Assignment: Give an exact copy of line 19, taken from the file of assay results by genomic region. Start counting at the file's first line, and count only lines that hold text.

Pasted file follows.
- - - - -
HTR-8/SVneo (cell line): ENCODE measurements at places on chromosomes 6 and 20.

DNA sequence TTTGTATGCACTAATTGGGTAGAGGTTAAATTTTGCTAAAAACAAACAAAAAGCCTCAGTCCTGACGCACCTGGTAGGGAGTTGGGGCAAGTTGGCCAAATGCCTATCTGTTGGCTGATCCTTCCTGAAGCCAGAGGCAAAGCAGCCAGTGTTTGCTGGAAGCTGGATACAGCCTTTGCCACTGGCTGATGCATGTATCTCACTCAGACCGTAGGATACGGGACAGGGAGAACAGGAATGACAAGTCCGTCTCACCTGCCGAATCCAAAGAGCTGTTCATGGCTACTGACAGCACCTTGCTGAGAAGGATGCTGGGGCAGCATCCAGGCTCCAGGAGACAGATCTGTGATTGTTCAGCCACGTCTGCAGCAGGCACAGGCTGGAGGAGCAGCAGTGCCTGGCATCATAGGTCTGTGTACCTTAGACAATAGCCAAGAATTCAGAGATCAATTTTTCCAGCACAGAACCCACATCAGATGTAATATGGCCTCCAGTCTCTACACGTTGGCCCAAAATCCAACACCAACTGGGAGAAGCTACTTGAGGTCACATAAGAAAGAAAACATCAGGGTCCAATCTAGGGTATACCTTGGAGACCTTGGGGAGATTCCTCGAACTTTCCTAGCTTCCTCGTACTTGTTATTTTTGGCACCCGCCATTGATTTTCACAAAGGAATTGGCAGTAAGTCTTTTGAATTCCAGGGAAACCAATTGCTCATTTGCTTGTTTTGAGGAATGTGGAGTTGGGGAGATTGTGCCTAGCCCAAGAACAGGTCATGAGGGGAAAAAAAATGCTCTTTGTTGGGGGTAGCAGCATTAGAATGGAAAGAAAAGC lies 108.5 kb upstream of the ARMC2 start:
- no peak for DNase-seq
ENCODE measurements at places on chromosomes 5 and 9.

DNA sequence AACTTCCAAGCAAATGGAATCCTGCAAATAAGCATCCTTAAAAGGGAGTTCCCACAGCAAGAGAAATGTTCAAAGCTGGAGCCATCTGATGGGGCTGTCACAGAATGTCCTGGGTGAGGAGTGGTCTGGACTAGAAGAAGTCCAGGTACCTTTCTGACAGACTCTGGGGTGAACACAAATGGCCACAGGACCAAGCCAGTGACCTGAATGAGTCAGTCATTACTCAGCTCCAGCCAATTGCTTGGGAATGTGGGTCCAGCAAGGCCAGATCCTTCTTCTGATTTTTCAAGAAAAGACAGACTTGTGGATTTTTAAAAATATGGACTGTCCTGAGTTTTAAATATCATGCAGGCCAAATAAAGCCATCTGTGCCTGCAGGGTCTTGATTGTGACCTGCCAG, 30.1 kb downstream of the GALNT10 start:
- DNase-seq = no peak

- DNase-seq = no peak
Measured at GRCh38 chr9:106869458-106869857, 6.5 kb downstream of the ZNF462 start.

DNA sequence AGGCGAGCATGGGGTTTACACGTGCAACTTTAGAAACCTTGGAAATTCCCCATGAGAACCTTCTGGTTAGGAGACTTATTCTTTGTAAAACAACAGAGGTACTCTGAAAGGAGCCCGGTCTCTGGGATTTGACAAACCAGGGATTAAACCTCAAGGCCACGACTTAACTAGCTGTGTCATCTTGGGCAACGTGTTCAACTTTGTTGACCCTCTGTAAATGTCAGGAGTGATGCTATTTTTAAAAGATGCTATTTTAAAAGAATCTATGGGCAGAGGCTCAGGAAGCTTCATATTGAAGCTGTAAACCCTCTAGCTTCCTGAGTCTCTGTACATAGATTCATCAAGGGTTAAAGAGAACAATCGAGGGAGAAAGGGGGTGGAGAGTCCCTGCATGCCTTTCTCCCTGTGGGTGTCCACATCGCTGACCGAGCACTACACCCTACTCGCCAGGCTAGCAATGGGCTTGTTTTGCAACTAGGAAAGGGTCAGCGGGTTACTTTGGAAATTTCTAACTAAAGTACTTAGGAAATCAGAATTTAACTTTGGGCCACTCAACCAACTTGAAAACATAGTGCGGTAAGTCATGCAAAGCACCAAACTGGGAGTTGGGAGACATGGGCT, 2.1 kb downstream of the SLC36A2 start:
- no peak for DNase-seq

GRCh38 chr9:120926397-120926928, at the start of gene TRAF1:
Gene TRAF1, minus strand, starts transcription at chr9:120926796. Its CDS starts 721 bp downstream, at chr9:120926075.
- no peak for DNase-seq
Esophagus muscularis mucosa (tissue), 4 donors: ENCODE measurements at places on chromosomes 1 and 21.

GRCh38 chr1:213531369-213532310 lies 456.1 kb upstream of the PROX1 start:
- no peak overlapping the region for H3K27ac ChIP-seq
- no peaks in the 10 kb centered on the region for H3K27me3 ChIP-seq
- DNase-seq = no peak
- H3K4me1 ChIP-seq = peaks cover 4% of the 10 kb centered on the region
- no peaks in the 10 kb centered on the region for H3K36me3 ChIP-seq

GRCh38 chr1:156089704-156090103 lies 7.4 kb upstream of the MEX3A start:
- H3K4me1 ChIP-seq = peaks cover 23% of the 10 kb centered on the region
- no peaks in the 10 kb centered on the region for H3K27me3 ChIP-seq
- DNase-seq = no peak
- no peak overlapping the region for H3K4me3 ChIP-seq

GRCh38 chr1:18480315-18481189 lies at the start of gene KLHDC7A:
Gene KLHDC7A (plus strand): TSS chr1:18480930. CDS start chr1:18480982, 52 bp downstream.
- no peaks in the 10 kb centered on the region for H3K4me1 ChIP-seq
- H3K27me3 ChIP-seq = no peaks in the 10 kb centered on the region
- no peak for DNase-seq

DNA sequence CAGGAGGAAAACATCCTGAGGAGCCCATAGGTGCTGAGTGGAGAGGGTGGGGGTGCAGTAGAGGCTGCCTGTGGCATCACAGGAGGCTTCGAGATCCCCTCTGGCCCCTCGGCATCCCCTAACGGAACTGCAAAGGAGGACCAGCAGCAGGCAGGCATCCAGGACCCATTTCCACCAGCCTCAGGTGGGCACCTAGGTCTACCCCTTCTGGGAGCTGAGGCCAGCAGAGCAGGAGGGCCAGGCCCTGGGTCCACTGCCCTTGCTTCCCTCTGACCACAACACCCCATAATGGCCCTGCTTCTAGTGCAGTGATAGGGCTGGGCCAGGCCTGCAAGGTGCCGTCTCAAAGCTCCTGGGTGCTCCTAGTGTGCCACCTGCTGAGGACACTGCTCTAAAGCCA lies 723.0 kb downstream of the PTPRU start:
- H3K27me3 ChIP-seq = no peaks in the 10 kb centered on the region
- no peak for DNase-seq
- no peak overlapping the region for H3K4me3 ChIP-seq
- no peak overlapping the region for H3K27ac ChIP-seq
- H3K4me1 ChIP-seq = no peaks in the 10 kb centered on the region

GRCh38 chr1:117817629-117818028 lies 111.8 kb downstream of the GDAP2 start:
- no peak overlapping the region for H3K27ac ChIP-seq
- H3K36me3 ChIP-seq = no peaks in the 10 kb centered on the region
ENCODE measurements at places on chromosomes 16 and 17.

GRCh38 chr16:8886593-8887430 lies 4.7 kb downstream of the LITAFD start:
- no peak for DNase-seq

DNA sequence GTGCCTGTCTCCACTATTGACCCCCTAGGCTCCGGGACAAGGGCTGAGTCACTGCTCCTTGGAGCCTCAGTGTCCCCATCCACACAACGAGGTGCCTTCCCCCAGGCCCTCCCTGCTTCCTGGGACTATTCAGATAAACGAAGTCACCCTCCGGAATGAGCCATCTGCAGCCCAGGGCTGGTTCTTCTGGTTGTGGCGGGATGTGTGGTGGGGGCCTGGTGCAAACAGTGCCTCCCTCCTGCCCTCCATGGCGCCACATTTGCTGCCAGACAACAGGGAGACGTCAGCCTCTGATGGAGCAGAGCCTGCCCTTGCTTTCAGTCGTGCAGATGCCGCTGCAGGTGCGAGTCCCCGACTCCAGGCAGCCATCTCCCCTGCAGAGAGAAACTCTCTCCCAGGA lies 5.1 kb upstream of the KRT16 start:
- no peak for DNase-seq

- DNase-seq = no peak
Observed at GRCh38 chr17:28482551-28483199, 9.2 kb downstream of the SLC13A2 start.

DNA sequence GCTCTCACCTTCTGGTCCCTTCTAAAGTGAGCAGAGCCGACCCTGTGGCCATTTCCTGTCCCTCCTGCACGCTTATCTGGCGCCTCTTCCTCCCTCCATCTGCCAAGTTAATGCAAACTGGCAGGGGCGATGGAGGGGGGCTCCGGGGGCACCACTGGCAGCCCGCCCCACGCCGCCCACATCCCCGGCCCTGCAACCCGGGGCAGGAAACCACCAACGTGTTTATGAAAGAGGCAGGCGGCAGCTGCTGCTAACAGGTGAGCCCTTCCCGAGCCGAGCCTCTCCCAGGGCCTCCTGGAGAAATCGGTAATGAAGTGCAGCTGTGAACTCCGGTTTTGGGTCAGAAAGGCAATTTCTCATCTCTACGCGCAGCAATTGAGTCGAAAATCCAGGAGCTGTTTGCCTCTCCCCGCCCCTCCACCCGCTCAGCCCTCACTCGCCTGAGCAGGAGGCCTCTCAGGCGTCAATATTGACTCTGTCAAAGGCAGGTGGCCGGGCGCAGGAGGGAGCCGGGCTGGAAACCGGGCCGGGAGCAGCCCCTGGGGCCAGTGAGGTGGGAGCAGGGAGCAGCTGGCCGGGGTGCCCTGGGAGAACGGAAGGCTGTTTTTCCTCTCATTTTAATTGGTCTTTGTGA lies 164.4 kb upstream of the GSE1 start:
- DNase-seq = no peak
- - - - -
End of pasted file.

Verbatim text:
- H3K4me1 ChIP-seq = peaks cover 4% of the 10 kb centered on the region